JUL 18, 2020 11:17 AM PDT

Closest Ever Images of the Sun Expose Previously Unknown Features

WRITTEN BY: Annie Lennon

New images from the Solar Orbiter, a joint project between NASA and the European Space Agency (ESA) that launched in February, have revealed previously unknown features on the sun. 

"We've never been closer to the sun with a camera, and this is just the beginning of the long, epic journey of Solar Orbiter," says Daniel Müller, one of the scientists behind the Solar Orbiter project scientist.

The orbiter's first images come from 48 million miles (77 million kilometers) from the sun or half the distance between the sun and the Earth. By the end of the mission, the scientists hope that the orbiter will reach half that distance again from the sun- the closest any probe carrying instruments has been to it so far. 

To begin, the scientists didn't dare expect too much from the first images. However, upon seeing them, thanks to their detail, they were able to identify an entirely new feature on the sun. In particular, they noticed 'tiny campfires' or bursts on the sun's surface around the size of a European country. 

"The campfires are little relatives of the solar flares that we can observe from Earth, million or billion times smaller," says David Berghmans, principal investigator of one of the instruments onboard Solar Orbiter. "The sun might look quiet at the first glance, but when we look in detail, we can see those miniature flares everywhere we look."

Despite Berghmans' suspicion on their mechanisms, others say that it is too early to draw any scientific conclusions from what they saw. It is thus currently unknown whether these campfires are miniature solar flares or something new. 

The researchers hope that studying these campfires more closely will help us understand why the sun's outer atmosphere, known as the 'corona', is much hotter than its visible surface. While the sun's surface is around 55,000 degrees Celcius (99,000 degrees Fahrenheit), the corona is estimated to stand at millions of degrees- whether measured in Celcius or Fahrenheit. This, of course, seemingly defies logic, as we would generally expect the corona to be cooler than the sun's fusion furnace.

 

Sources: Space.com IESA

 

About the Author
  • Science writer with keen interests in technology and behavioral biology. Her current focus is on the interplay between these fields to create meaningful interactions, applications and environments.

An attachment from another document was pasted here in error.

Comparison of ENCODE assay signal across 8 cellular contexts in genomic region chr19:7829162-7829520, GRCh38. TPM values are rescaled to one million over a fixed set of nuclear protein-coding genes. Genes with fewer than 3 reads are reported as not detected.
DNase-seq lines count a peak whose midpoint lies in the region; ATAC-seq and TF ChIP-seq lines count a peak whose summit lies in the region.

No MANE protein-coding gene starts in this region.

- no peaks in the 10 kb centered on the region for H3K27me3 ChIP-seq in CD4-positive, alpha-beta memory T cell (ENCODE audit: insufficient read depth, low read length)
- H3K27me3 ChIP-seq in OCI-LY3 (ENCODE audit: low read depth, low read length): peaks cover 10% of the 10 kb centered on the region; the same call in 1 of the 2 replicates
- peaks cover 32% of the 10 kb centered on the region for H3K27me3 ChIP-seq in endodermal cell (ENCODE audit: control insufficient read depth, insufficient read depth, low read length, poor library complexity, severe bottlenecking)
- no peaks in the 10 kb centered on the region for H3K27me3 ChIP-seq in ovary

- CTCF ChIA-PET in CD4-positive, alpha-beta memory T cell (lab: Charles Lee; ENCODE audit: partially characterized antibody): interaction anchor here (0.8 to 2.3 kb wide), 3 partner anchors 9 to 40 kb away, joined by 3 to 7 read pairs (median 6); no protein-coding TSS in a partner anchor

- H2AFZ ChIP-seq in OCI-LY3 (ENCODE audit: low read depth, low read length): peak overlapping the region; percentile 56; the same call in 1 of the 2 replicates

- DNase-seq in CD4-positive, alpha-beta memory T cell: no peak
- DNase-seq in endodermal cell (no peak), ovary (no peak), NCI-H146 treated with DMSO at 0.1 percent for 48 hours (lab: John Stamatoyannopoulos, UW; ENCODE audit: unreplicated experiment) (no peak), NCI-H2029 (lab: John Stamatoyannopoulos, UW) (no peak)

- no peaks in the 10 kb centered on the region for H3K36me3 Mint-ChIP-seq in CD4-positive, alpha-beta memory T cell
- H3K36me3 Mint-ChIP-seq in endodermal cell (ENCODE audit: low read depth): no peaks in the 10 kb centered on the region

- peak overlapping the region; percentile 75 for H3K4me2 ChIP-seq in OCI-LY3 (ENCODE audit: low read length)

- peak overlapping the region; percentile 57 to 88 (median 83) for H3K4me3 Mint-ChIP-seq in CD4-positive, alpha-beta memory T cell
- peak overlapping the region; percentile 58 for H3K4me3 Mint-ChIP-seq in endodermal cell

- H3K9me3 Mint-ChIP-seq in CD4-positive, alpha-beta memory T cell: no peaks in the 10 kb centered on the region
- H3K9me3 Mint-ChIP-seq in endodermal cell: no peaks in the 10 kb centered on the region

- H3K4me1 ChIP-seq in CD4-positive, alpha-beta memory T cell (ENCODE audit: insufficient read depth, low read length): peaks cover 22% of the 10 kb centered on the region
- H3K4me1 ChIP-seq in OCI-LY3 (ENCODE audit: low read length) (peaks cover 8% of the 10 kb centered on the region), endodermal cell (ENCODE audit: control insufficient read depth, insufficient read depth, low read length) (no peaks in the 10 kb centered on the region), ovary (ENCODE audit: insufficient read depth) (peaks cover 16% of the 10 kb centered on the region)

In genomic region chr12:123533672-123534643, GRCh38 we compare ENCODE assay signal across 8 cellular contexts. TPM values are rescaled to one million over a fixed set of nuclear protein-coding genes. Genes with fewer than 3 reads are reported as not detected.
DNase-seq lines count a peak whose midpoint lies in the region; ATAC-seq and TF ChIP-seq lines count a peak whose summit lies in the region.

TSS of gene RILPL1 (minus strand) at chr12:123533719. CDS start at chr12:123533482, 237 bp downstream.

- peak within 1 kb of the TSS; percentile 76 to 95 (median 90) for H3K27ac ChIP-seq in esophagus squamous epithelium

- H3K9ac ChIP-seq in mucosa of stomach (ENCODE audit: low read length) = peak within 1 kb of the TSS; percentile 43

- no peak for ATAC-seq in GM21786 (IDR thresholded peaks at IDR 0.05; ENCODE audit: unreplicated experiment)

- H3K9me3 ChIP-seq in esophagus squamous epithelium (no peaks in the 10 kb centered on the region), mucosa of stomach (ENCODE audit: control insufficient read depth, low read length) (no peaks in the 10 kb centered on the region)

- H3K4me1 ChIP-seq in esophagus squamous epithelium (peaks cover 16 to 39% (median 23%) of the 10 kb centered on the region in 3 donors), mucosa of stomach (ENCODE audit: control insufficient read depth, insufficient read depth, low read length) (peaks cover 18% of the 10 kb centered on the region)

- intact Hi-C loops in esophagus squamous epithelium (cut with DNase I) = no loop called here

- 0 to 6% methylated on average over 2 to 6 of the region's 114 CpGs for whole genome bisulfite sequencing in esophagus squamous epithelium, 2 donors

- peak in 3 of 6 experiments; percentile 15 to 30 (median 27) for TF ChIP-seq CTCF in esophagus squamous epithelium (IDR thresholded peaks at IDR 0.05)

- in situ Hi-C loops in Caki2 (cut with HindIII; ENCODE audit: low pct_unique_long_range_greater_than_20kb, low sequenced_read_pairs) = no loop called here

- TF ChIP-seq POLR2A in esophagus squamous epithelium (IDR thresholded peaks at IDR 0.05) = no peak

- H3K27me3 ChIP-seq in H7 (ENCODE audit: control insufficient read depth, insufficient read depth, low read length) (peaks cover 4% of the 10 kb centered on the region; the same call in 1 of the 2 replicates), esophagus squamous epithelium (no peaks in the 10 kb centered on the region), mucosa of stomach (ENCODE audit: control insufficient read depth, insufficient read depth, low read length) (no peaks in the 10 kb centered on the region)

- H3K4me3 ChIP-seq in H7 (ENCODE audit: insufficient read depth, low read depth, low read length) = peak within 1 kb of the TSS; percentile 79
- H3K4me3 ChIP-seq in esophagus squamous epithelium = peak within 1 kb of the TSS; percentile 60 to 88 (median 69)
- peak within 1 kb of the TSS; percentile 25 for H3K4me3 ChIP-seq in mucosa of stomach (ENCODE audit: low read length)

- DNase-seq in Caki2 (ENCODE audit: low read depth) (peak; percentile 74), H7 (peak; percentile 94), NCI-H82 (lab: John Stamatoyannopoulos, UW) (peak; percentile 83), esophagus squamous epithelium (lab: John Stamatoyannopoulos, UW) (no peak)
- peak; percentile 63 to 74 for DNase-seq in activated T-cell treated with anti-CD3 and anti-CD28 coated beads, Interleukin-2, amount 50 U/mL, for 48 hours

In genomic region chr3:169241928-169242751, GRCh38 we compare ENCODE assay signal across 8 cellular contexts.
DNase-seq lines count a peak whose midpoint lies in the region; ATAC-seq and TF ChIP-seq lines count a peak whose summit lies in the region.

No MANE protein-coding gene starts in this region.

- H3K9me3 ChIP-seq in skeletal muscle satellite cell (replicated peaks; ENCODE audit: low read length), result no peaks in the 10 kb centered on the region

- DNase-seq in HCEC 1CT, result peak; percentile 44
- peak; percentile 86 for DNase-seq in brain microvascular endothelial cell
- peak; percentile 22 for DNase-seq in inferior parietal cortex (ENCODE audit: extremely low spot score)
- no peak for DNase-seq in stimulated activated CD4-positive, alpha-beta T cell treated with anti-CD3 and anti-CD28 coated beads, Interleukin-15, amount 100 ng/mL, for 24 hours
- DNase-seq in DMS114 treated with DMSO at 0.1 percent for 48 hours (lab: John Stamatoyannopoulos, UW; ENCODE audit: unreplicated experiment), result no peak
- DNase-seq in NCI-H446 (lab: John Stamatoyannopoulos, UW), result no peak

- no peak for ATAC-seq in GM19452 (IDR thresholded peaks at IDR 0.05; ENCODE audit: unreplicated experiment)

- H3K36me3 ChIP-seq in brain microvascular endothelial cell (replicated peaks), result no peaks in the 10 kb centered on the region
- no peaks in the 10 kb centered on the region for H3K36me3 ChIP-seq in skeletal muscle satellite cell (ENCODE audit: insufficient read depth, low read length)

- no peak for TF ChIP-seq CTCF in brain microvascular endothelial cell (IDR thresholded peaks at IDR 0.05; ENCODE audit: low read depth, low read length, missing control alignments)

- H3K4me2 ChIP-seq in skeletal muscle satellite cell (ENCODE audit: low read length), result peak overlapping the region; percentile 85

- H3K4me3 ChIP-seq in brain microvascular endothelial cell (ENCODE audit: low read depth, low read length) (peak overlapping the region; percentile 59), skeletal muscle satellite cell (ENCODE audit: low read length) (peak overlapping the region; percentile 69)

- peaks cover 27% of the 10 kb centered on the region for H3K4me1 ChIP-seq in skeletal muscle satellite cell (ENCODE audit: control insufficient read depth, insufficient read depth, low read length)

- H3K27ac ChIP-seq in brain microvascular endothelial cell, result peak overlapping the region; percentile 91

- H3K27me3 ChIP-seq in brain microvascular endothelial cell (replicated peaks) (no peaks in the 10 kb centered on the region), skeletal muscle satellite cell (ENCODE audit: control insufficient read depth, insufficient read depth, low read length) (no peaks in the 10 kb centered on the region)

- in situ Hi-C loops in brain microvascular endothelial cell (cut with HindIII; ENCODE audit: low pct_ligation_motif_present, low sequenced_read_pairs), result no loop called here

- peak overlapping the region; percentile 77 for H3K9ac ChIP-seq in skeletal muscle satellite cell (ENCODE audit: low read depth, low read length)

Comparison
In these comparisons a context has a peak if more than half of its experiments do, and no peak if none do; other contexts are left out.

You May Also Like
JUN 29, 2020
Space & Astronomy
Hubble Captures the 'Flapping' of Cosmic 'Wings'
JUN 29, 2020
Hubble Captures the 'Flapping' of Cosmic 'Wings'
The Hubble Space Telescope continues to send us incredible images of space. It has recently captured an image involving ...
JUL 31, 2020
Space & Astronomy
Light from the Big Bang Reveals Age of the Universe
JUL 31, 2020
Light from the Big Bang Reveals Age of the Universe
From analyzing ancient light emitted by the Big Bang, physicists have been able to provide a new estimate of the Earth&# ...
AUG 18, 2020
Space & Astronomy
First Visitor from Another Solar System Remains Unknown
AUG 18, 2020
First Visitor from Another Solar System Remains Unknown
An object hurtling through our solar system known as 'Oumuamua' is our first visitor from another solar sys ...
AUG 24, 2020
Space & Astronomy
Asteroid May Collide With Earth in November
AUG 24, 2020
Asteroid May Collide With Earth in November
NASA has said that an asteroid known as 2018VP1 is heading towards Earth, and may potentially collide with our planet on ...
AUG 31, 2020
Space & Astronomy
Understanding the Fate of Stars Consumed by Black Holes
AUG 31, 2020
Understanding the Fate of Stars Consumed by Black Holes
If a star gets too close to a supermassive black hole, the forces exerted on the star tear it to shreds, generating a hu ...
SEP 13, 2020
Space & Astronomy
A Missing Piece of the Dark Matter Puzzle
SEP 13, 2020
A Missing Piece of the Dark Matter Puzzle
Most matter, and about a quarter of the mass-energy in the universe is thought to be made of dark matter, but we still d ...
Loading Comments...